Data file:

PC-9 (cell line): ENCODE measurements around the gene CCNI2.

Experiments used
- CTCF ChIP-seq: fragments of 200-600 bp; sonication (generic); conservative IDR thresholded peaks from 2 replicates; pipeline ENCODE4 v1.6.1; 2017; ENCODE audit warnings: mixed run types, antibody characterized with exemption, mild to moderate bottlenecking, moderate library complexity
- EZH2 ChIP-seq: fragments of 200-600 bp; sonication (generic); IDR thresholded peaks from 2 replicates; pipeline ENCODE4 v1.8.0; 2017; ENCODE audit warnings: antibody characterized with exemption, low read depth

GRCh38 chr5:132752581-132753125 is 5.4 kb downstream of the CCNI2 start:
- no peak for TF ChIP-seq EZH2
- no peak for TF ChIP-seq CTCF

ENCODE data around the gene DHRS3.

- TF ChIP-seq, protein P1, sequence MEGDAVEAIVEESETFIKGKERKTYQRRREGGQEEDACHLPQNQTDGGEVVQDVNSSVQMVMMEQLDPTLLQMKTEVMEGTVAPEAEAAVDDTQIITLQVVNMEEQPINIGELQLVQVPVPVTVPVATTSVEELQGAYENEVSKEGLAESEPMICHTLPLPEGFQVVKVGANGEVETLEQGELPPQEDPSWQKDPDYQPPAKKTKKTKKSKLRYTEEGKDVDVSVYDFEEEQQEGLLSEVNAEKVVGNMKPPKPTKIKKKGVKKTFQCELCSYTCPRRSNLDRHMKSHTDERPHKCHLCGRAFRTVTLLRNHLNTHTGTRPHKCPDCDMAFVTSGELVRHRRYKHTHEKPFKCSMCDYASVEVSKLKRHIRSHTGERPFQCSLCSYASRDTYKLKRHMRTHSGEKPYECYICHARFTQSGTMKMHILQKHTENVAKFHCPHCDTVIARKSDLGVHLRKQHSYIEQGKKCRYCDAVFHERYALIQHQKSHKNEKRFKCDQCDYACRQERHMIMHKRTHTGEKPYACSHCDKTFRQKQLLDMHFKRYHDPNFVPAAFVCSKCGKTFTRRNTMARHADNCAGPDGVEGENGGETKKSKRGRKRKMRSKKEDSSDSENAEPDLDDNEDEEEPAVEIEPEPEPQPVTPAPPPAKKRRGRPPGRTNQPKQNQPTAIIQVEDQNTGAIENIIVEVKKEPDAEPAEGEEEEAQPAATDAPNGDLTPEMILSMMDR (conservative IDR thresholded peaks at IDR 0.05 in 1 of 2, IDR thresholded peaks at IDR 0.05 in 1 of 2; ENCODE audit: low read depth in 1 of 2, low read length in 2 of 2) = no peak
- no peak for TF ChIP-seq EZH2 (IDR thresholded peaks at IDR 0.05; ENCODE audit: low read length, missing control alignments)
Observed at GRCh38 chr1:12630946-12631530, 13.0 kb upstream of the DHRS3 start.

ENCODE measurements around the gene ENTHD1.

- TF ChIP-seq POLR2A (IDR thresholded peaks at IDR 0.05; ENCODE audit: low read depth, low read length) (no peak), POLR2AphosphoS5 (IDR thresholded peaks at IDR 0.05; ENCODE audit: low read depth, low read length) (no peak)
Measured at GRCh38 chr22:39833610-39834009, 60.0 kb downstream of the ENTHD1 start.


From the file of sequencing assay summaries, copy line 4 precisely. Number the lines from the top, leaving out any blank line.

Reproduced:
- EZH2 ChIP-seq: fragments of 200-600 bp; sonication (generic); IDR thresholded peaks from 2 replicates; pipeline ENCODE4 v1.8.0; 2017; ENCODE audit warnings: antibody characterized with exemption, low read depth